And as a professional, one of these leads to a readily understood risk, while the upshot of the other is a big scary question mark. What exactly are google willing to do with their browser to help sell ads? For MS lock-in is presumably sufficient, but clearly it can't end there for Google if their mission is to "monetize" their market share.
are you stupid, willfully ignorant, or trying to whitewash? Have you ever tried to move an OXML file between libre office and word? Pictures, equations, formatting, content get mutilated and lost.
Don't piss on my head and tell me it's raining gold. Unfortunately, doc 97/2000 remains the most compatible format for the two environments and it's clear to anyone who followed the shameful theater of the standardization process exactly who is to blame.
Re: This is very good news for Ubuntu
also, nothing prevents a FOSS distributor from putting in changes that are not accepted by the core teams. Sure, Linus & co can spot evils in the kernel or elsewhere and reject them from the official kernel distribution, but China is plenty big enough to effectively run a fork. Assuming they play nice with copyright law and recognize the GPL as legally binding, all they need to do is either:
a) block access from their population to sites that host the relevant source
b) tell their users that of course the benevolent government needs to monitor their computer use, and if they don't want to be re-educated, they will use the approved distribution.
Big, powerful governments have a lot of options for shoving crap down people's throats. FOSS doesn't change that.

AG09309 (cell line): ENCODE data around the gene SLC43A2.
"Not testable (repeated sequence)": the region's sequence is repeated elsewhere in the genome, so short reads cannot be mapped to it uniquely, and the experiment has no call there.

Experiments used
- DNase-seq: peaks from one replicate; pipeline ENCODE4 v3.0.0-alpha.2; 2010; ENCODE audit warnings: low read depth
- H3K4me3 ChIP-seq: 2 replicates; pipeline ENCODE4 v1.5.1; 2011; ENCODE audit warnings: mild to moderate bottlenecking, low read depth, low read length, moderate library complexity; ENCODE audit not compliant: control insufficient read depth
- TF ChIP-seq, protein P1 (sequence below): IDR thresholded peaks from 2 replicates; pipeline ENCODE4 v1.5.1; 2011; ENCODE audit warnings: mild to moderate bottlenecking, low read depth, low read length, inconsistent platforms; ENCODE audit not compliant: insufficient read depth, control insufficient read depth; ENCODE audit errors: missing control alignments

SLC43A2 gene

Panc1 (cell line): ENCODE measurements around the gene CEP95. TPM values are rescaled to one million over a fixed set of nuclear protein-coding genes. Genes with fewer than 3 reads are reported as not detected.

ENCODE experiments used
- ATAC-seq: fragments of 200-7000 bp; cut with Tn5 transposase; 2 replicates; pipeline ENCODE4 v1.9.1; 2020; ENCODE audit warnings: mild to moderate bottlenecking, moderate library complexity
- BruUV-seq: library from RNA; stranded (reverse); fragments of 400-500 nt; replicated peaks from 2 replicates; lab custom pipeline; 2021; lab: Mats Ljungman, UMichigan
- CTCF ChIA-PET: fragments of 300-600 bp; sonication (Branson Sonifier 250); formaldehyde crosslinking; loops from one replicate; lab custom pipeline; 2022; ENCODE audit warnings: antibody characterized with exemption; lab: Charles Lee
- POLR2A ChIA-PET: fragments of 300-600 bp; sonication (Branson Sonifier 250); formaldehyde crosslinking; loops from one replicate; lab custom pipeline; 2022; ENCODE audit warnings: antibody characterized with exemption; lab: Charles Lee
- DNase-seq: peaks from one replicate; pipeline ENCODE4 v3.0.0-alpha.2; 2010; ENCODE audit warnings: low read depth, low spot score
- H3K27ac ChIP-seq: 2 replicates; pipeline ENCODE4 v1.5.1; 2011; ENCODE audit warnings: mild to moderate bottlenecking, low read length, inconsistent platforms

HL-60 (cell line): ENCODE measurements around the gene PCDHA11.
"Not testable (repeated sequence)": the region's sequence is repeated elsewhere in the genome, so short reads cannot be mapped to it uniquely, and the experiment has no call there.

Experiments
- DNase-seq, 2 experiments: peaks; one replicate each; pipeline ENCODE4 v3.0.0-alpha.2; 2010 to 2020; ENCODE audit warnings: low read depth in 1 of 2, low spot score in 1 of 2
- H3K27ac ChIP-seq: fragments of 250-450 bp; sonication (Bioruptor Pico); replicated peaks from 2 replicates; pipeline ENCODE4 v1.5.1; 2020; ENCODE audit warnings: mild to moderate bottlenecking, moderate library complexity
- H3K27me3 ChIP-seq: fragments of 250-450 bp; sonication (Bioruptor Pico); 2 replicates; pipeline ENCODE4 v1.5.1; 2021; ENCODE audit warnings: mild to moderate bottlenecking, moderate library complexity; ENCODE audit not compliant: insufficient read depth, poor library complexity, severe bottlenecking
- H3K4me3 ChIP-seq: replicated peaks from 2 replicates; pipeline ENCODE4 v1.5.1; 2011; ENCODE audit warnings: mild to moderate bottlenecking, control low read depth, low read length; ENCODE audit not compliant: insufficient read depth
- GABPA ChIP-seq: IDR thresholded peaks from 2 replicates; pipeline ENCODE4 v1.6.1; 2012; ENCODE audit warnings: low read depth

can't speak to cobol, but I find it far closer to the wisdom tooth extraction than perl, except when you get your wisdom teeth out, they normally give you Vicoden or something nice.
Perl does its best to get out of my fucking way. Python, like Java, has an agenda, and I don't appreciate that.
not thinking hard enough
Maybe google aren't either though--
surely having the information on all of the news feeds that individual users follow, as well as the particular articles they read, time they access them, etc. has some value for building more sophisticated models of your users and thus delivering better targeted ads to them throughout the google ecosystem, providing more interesting demographic reports to advertisers, identifying brand loyalties, etc. Just look at the article recently about what is possible based on mere "likes"
Re: "Fire engines will all swarm to put out the nearest fire..." and so on...
sadly, this is indeed a great example of the sort of problems that could be great for offloading to the cloud during gameplay. Lots of hard graph theory that could benefit from a grunt-ton of computation, but the data transmission requirements aren't a lot, and the latency requirements aren't hard either (hey, maybe your dispatcher takes some time to update optimal fire routes). But what would EA care?